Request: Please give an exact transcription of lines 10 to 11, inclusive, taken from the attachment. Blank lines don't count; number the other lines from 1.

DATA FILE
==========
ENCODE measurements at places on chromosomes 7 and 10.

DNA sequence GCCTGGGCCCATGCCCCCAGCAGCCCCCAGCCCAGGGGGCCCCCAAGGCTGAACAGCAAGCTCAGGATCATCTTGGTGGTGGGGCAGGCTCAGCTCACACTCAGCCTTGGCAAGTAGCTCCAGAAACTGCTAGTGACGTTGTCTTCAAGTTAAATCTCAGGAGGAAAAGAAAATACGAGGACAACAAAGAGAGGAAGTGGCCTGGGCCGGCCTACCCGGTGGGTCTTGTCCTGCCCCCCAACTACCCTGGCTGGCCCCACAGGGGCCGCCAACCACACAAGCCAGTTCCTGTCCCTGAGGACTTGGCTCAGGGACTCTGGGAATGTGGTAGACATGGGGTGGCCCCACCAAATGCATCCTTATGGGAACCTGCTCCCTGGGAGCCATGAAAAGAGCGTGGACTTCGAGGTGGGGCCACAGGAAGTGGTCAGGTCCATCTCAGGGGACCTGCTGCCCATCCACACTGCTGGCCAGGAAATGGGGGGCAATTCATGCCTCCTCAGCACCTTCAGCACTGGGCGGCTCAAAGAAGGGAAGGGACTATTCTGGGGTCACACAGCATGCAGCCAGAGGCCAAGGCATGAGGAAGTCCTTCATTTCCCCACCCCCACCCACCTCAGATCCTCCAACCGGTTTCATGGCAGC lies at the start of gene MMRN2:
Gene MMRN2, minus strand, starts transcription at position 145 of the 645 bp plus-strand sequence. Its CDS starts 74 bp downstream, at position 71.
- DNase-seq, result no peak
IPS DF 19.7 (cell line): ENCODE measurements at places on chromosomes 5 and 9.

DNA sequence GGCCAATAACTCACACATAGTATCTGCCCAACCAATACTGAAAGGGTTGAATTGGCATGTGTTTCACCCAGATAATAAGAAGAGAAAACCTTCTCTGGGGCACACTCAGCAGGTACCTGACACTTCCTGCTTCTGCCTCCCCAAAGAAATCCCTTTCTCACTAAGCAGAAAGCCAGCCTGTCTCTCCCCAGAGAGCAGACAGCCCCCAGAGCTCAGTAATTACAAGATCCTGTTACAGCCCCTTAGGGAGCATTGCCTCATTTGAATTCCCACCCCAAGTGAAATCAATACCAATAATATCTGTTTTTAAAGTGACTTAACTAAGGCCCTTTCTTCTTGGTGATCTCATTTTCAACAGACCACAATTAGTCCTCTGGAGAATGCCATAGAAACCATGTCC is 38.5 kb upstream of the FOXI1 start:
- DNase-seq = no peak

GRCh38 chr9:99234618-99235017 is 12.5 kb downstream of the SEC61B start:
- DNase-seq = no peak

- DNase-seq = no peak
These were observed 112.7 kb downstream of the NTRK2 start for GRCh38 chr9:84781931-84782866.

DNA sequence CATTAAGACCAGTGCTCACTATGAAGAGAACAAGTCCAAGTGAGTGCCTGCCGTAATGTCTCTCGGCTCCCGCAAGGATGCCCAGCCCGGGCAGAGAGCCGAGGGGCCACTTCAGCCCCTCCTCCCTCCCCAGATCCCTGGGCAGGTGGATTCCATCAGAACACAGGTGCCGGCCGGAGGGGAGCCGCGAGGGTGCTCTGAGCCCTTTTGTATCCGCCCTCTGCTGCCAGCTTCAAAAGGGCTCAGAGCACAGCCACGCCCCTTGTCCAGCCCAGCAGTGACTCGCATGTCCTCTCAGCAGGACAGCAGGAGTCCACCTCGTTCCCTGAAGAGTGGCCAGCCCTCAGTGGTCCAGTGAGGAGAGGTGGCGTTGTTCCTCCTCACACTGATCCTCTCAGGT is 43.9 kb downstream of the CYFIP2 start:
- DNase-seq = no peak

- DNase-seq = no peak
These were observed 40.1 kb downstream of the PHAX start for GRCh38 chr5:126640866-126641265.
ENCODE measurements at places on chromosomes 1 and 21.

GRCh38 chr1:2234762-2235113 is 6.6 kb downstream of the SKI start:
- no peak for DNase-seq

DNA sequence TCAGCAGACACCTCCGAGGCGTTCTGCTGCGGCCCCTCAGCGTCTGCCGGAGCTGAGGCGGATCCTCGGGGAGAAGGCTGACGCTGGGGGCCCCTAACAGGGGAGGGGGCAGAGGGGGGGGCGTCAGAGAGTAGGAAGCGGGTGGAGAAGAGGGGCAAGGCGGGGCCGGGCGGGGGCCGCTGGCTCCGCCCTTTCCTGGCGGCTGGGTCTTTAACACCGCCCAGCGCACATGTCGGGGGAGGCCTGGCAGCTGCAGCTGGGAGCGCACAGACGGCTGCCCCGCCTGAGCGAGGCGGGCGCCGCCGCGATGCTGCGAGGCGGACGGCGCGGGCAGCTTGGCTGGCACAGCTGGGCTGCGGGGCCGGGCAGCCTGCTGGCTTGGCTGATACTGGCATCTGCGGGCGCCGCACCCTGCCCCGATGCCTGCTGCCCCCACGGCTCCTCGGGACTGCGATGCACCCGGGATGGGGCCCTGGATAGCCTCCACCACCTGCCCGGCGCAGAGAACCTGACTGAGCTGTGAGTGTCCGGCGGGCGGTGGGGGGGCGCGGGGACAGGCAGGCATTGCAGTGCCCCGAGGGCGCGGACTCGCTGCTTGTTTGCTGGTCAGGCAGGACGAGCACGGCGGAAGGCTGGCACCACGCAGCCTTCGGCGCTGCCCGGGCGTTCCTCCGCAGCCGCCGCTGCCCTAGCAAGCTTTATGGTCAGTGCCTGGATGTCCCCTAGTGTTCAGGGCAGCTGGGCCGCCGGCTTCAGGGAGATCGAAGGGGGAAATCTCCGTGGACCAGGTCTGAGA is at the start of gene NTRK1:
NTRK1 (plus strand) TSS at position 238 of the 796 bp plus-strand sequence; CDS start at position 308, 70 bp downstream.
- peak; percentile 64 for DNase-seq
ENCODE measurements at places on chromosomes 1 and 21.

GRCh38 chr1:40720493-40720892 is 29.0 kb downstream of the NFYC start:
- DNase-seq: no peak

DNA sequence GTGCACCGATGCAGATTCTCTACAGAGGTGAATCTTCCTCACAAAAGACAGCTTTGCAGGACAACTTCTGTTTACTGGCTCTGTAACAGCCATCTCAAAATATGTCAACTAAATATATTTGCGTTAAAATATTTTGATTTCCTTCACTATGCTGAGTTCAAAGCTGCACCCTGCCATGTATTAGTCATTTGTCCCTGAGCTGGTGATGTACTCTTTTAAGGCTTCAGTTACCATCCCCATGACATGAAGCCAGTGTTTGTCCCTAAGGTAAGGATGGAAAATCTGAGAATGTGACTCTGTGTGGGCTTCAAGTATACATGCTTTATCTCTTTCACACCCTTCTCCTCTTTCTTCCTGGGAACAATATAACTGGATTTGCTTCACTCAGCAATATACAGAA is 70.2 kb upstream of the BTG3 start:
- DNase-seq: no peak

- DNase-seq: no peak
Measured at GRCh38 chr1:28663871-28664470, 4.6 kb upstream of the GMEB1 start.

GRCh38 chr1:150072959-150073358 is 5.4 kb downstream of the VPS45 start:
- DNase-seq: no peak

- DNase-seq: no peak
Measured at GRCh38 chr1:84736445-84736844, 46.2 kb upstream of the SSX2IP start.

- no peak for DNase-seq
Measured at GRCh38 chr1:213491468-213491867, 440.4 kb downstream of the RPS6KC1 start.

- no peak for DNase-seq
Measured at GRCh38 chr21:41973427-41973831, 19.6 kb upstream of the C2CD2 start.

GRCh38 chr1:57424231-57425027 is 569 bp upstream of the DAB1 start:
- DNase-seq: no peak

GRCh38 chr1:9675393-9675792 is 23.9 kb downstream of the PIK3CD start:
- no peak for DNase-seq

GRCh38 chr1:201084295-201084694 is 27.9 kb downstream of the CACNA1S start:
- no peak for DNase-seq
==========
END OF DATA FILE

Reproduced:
- DNase-seq = no peak
These were observed 112.7 kb downstream of the NTRK2 start for GRCh38 chr9:84781931-84782866.